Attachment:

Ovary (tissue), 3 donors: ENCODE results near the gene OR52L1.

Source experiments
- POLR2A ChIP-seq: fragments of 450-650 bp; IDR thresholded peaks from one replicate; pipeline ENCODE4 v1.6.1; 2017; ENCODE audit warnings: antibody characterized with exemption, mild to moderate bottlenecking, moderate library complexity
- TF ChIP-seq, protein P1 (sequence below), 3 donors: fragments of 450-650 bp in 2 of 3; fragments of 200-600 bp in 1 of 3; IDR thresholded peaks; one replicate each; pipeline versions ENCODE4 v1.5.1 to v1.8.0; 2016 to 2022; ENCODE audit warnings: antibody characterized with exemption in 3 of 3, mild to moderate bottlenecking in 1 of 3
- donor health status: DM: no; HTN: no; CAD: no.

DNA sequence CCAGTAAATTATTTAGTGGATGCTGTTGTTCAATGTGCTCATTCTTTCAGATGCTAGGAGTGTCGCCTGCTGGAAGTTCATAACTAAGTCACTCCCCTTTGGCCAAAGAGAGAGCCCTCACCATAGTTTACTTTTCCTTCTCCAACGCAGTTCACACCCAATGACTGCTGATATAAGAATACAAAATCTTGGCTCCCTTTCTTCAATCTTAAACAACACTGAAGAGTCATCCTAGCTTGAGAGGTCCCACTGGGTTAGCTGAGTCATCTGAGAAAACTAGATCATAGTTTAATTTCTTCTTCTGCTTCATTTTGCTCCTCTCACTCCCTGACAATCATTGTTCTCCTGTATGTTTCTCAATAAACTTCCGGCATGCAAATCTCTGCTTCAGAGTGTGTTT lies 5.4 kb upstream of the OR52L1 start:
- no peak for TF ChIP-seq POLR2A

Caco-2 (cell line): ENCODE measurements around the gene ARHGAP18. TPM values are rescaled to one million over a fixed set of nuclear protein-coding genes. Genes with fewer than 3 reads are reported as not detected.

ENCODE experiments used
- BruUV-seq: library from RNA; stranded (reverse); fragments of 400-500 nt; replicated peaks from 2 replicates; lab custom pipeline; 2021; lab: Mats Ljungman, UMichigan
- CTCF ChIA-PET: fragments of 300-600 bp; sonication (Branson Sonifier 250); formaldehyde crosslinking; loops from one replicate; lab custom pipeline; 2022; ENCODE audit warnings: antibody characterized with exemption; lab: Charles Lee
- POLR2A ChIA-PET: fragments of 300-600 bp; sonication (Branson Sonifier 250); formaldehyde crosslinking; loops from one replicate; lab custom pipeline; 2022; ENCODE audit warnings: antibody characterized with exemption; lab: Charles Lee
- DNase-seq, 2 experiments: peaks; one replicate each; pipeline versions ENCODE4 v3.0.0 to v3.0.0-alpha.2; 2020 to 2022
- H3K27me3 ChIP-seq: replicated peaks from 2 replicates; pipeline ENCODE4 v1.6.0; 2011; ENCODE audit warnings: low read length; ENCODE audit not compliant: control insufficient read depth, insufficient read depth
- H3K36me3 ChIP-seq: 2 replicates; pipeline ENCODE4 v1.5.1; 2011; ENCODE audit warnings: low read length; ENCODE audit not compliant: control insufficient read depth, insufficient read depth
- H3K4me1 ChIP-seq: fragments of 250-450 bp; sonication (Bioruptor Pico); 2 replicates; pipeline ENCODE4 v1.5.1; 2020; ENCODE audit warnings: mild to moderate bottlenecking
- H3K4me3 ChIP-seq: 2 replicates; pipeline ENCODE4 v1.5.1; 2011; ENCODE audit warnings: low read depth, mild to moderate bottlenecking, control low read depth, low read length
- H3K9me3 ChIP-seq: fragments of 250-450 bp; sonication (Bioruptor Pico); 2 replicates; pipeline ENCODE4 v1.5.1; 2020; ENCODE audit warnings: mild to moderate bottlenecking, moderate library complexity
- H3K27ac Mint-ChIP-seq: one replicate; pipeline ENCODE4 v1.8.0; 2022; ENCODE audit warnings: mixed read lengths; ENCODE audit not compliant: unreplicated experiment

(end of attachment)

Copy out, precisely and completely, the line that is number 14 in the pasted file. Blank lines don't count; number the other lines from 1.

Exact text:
- H3K27me3 ChIP-seq: replicated peaks from 2 replicates; pipeline ENCODE4 v1.6.0; 2011; ENCODE audit warnings: low read length; ENCODE audit not compliant: control insufficient read depth, insufficient read depth